V is for Vanguard, which has a mutual fund in which Alito owns shares. Democrats questioned why he ruled in a 2002 case that involved Alito, despite pledging in a 1990 confirmation hearing that he'd not participate in a Vanguard case. He ruled. He then recused himself. A new panel decided the case the way Alito saw it.

W is for Alito's "women problem," a tough column by Slate's William Saletan.

X is for Code Monkey X, the blogger who weighs the evidence and comes down against the nomination.

Y is for Yale Law, where the judge studied, and whose students and faculty have issued a report on his opinions.

Z is for Professor Z who says that with Alito joining Thomas, Scalia and Roberts on the bench, the "Court has become a powerhouse of conservative talent. The intellectual energy in the legal culture is now clearly on 'the right.' "

A commenter on Rubin's blog threw light on why Judge Alito was a Phillies fan, to those of us who didn't realise the regional demarcations in baseball fandom in the US.

"P is for Phillies as Alito is a DIEHARD Phillies fan. Remember, Alito is more South Jersey than North jersey."

Ahh. All is revealed.

NOON WEDNESDAY UPDATE: The more I hear the term, the more I think S should stand for Stare Decisus. In case you were like me, and didn't know what the Latin term stood for (it means "To let things stand"), or indeed spelt like (it sounds like starry de-sysus), here is a primer.

Basically put, stare decisus is the legal notion in common law that says prior cases must be recognised as precedents in future cases.

The Sundries lawyers here may have more to say on the matter.

And speaking of lawyers, check out the Stare Decisus blog, which tells the tale of a harried law school student. Aren't they all.

CORRECTION: Daniel himself kindly emailed to point out a hilarious, if insulting mistake I had made in my post -- he works not for the Enquirer but for the Inquirer.

One reports on alien abductions impregnating Princess Diana in the beyond. The other is part of the whole godawful MSM biz. Glad to clear that up!

8 Comments:

  • In North Jersey folks tend to have a Noo Yawk accent and root for the Mets or Yankees. In South Jersey the accent is more Philly, and you have to root for the Phillies.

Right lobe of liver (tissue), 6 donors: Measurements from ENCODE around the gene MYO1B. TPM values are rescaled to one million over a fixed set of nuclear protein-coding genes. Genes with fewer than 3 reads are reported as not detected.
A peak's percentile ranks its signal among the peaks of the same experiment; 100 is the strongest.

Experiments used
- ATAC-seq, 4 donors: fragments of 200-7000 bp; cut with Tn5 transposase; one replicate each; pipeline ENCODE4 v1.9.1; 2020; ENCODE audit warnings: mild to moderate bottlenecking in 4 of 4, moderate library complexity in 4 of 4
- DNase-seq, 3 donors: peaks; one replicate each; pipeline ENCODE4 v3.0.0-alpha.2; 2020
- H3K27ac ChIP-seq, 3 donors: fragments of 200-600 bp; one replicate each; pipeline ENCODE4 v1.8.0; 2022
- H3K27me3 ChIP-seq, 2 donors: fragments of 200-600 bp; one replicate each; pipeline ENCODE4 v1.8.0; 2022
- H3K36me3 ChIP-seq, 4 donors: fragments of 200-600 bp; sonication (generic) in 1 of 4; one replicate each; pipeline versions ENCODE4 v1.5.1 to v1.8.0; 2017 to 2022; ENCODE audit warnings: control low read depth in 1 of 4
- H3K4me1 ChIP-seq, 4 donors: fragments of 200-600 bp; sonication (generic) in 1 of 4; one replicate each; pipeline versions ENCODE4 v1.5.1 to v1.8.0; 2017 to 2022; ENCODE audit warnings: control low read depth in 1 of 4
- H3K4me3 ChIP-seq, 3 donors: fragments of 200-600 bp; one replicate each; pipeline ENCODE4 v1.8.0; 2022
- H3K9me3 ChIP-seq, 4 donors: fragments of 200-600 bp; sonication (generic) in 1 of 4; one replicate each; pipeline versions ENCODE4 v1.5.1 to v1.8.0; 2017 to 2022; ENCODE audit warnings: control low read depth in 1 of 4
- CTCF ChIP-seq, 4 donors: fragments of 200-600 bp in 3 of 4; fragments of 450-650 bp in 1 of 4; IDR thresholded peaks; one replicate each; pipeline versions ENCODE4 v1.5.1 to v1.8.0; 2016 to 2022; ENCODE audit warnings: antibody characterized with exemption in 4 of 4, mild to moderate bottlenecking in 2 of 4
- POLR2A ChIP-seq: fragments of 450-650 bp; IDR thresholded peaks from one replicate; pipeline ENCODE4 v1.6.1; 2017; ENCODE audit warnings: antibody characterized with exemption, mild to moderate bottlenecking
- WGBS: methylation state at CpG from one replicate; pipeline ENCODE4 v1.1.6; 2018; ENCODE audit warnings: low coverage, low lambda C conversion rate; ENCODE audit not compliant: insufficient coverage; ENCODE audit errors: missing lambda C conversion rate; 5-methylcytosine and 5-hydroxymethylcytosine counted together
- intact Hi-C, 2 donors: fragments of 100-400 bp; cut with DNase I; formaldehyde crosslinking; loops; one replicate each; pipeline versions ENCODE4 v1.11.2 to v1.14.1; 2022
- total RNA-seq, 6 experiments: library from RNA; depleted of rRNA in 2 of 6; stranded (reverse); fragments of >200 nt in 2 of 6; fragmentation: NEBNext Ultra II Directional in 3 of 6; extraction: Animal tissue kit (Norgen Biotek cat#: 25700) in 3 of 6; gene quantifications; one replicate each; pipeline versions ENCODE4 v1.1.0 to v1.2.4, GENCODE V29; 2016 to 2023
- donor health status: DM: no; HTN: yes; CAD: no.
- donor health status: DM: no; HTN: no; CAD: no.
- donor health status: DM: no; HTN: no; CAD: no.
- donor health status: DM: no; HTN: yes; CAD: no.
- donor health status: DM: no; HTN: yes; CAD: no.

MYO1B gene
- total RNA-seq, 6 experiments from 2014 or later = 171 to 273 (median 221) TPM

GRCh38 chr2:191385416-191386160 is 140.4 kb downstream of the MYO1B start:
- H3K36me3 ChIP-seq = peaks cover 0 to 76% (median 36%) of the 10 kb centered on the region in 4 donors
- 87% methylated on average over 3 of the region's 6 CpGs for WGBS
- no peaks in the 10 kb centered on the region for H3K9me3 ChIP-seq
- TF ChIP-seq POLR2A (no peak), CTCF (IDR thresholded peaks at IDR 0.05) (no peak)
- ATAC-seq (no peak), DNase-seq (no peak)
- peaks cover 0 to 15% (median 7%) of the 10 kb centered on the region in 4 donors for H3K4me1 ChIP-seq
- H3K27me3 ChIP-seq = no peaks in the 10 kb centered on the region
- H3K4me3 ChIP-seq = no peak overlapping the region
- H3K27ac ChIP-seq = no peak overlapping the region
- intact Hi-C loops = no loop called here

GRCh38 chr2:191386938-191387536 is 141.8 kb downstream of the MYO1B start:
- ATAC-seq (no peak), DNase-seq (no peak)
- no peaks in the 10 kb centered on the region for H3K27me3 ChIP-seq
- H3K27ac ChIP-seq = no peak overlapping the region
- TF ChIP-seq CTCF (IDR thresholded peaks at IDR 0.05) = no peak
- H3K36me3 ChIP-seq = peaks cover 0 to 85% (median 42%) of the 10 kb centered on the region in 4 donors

(Folks reared in Baltimore, Maryland have an accent that's almost identical to the Philly accent. Odd, huh?)

    Since I was reared in Bucks County, across the Delaware River from Trenton, I'm used to the phenomenon. LOL

    Nice list, and kinda funny. "U" is the best. Be nice to hear Alito say something like, "Sorry, Senator. I know how much you like to play to the Peanut Gallery, so I stopped listening to you twenty minutes ago. Was there a question in there for me?"

    By Anonymous benning, at Wed Jan 11, 08:00:00 am GMT-5  

  • I like when someone calls then "Flaming Liberals", it's even better when it's Sen. Specter.
    Good A thru Z list, thank you.
    I had my best laugh so far when Good Old Joe Biden put his Princeton ball cap on a bit ago. I'm sorry he took it off. He is soooo cool.

    By Blogger Paul, at Wed Jan 11, 02:39:00 pm GMT-5  

  • In North Jersey folks tend to have a Noo Yawk accent and root for the Mets or Yankees. In South Jersey the accent is more Philly, and you have to root for the Phillies.

    Hey! I think a lot of New Jersoyians might take exception to your first characterisation. ;)

    But as I see it, if you live in Hoboken, you don't have the right to rebuttal.

    (Folks reared in Baltimore, Maryland have an accent that's almost identical to the Philly accent. Odd, huh?)

    My dad lived in Bal'more for a while, before he married.